Life in Miniature: Magnificent Street Art Sculptures

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Strategically placed in London and other cities, Isaac Cordal's tiny figurines explore the nature of modern urban solitude

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I love the work of London-based street artist Isaac Cordal, who makes big social commentary by way of street art sculptures with tiny human figurines. Since 2006, Cordal has been placing minuscule cement pieces on streets, sidewalks, walls and other corners of cities across Europe, exploring "the voluntary isolation of human beings" from nature. Cement Eclipses is a beautiful new 256-page anthology of images from the project, many never-before-seen, offering a thoughtful look at his tiny-big gifts to the public and inviting an exploration of their meaning in a sociocultural context.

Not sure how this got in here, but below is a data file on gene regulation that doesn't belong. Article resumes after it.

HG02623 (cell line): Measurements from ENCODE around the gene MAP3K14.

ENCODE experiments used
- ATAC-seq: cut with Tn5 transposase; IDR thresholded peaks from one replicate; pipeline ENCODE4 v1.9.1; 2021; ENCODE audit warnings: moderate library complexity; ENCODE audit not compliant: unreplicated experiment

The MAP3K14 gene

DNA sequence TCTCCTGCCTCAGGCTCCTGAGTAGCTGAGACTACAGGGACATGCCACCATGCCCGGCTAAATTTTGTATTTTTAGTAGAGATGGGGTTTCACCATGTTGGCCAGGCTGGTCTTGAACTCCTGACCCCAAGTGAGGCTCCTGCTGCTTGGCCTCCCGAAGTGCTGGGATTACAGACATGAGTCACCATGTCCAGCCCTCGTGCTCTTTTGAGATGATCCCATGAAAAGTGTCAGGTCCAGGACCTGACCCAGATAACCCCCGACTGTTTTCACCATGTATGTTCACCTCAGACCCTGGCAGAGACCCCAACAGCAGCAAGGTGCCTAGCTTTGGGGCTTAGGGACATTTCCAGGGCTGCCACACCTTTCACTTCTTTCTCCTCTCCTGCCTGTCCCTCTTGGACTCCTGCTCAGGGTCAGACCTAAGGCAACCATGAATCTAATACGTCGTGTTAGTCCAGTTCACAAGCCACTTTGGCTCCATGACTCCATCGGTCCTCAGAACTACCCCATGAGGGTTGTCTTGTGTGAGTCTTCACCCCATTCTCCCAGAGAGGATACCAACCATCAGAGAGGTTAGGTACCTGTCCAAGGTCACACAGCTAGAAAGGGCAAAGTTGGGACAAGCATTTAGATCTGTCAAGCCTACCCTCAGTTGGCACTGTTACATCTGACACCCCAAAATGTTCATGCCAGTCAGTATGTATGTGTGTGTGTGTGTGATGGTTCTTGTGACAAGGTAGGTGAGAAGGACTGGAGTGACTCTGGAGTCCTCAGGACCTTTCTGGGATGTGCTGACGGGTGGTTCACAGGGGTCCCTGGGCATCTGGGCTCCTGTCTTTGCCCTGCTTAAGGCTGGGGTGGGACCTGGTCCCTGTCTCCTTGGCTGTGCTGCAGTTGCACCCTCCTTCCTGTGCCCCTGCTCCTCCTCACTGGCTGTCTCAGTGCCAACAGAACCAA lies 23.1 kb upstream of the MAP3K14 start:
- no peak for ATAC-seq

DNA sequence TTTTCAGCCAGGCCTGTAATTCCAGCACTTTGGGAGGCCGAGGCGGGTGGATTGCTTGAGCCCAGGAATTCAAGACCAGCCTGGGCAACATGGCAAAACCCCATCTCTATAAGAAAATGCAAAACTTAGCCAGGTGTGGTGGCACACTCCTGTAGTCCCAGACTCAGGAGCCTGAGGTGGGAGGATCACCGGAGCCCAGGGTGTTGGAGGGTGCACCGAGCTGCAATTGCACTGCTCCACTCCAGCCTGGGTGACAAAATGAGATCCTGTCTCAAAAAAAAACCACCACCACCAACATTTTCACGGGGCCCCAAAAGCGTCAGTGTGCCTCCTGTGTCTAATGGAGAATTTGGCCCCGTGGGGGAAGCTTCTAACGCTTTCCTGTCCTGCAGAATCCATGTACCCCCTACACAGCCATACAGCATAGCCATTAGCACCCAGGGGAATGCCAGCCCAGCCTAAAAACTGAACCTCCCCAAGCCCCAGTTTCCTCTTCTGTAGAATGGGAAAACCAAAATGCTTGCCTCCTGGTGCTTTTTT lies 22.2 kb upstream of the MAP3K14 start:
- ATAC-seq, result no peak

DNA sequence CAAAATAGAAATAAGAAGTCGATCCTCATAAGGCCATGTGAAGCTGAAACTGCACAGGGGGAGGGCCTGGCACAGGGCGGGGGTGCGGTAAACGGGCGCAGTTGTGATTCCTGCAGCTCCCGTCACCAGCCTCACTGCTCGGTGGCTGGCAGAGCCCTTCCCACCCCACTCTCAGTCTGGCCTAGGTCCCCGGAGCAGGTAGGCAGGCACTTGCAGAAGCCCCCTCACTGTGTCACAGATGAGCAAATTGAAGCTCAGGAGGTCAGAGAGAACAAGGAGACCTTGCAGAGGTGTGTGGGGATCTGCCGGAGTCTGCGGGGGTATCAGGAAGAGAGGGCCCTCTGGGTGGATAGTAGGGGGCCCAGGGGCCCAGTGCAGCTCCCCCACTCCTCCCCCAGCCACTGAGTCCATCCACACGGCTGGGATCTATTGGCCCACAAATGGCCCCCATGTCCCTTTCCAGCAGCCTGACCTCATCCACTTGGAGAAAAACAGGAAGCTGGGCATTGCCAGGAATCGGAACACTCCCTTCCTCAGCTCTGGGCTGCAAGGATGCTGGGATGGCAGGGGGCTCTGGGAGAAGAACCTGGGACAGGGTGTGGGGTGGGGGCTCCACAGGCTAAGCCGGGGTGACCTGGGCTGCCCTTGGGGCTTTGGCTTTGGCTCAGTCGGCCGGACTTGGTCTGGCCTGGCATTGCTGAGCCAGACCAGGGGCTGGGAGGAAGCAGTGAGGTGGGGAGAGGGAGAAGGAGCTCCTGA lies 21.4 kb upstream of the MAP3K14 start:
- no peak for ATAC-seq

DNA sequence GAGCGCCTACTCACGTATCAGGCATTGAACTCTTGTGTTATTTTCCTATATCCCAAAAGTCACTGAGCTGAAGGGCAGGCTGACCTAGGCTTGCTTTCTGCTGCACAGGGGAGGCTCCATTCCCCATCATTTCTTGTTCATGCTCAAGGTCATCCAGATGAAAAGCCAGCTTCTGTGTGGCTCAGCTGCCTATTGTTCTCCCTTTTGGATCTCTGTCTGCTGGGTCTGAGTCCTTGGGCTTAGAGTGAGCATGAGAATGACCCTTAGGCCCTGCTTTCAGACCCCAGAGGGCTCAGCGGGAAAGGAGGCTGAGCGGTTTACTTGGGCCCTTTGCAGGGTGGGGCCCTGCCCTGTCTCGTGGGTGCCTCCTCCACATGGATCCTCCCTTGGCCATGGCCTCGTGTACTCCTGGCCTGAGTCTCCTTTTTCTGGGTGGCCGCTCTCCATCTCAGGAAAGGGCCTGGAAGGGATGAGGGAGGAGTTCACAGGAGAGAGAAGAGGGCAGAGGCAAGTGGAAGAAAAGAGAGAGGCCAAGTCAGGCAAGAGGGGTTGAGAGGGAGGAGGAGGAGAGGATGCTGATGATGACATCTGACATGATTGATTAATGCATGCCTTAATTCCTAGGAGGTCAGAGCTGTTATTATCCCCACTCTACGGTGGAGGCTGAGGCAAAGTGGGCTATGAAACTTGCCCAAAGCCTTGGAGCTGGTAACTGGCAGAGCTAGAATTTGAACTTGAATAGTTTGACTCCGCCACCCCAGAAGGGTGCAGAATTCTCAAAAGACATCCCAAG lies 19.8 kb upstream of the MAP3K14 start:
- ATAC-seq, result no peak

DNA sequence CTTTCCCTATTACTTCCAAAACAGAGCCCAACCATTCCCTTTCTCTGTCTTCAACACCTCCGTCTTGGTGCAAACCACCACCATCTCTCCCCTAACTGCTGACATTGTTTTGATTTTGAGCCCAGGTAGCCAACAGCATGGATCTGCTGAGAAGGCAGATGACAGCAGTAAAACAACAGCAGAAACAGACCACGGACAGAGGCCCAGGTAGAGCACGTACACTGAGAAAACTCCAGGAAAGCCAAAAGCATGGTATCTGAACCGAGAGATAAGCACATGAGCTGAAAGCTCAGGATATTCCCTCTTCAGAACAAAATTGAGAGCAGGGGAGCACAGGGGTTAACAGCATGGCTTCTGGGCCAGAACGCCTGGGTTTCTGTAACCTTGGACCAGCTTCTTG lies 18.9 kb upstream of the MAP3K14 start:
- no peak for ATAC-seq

"Cement eclipses is a research project of urban space that runs between the fields of sculpture and photography. The sculpture is used as a starting point and photography as a witness to the execution of installations for later viewing or exhibition." Isaac Cordal

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My favorite has to be this piece titled Sleepwalker, which adds to the come-hither allure of the tiny scale the ephemeral mystery of playing on shadow:

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Vulnerable and expressive, the vignettes in Cement Eclipses are as much a conversation about solitude as they are an invitation to examine our role as citizens and fellow human beings in a shared urban reality.


This post also appears on Brain Pickings.
Images: Carpet Bombing Culture

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Maria Popova is the editor of Brain Pickings. She writes for Wired UK and GOOD, and is an MIT Futures of Entertainment Fellow.

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